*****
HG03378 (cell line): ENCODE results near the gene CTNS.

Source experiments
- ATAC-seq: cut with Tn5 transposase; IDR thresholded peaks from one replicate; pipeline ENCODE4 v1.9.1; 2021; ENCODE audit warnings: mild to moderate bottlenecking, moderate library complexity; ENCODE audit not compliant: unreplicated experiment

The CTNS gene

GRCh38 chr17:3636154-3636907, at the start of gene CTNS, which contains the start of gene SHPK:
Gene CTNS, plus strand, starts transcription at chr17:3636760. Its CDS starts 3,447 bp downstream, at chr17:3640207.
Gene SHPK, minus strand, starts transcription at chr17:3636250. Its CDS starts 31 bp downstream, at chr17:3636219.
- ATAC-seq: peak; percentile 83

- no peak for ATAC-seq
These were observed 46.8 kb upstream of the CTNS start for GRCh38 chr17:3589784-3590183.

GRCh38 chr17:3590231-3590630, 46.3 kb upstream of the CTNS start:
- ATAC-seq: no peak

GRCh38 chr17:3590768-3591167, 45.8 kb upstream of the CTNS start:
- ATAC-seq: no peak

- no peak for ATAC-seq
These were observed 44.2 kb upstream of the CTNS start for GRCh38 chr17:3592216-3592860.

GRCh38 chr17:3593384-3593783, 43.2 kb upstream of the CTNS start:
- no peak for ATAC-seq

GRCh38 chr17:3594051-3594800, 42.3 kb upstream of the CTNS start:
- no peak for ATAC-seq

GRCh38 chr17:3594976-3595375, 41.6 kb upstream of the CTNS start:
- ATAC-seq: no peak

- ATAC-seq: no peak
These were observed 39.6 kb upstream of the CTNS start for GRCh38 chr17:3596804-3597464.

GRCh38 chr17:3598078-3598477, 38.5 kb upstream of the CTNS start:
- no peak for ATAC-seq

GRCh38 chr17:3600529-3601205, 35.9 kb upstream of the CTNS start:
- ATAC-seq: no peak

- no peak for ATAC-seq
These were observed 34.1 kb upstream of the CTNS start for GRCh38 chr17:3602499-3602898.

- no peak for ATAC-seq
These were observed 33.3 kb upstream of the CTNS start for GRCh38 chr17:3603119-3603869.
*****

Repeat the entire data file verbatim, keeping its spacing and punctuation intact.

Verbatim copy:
HG03378 (cell line): ENCODE results near the gene CTNS.

Source experiments
- ATAC-seq: cut with Tn5 transposase; IDR thresholded peaks from one replicate; pipeline ENCODE4 v1.9.1; 2021; ENCODE audit warnings: mild to moderate bottlenecking, moderate library complexity; ENCODE audit not compliant: unreplicated experiment

The CTNS gene

GRCh38 chr17:3636154-3636907, at the start of gene CTNS, which contains the start of gene SHPK:
Gene CTNS, plus strand, starts transcription at chr17:3636760. Its CDS starts 3,447 bp downstream, at chr17:3640207.
Gene SHPK, minus strand, starts transcription at chr17:3636250. Its CDS starts 31 bp downstream, at chr17:3636219.
- ATAC-seq: peak; percentile 83

- no peak for ATAC-seq
These were observed 46.8 kb upstream of the CTNS start for GRCh38 chr17:3589784-3590183.

GRCh38 chr17:3590231-3590630, 46.3 kb upstream of the CTNS start:
- ATAC-seq: no peak

GRCh38 chr17:3590768-3591167, 45.8 kb upstream of the CTNS start:
- ATAC-seq: no peak

- no peak for ATAC-seq
These were observed 44.2 kb upstream of the CTNS start for GRCh38 chr17:3592216-3592860.

GRCh38 chr17:3593384-3593783, 43.2 kb upstream of the CTNS start:
- no peak for ATAC-seq

GRCh38 chr17:3594051-3594800, 42.3 kb upstream of the CTNS start:
- no peak for ATAC-seq

GRCh38 chr17:3594976-3595375, 41.6 kb upstream of the CTNS start:
- ATAC-seq: no peak

- ATAC-seq: no peak
These were observed 39.6 kb upstream of the CTNS start for GRCh38 chr17:3596804-3597464.

GRCh38 chr17:3598078-3598477, 38.5 kb upstream of the CTNS start:
- no peak for ATAC-seq

GRCh38 chr17:3600529-3601205, 35.9 kb upstream of the CTNS start:
- ATAC-seq: no peak

- no peak for ATAC-seq
These were observed 34.1 kb upstream of the CTNS start for GRCh38 chr17:3602499-3602898.

- no peak for ATAC-seq
These were observed 33.3 kb upstream of the CTNS start for GRCh38 chr17:3603119-3603869.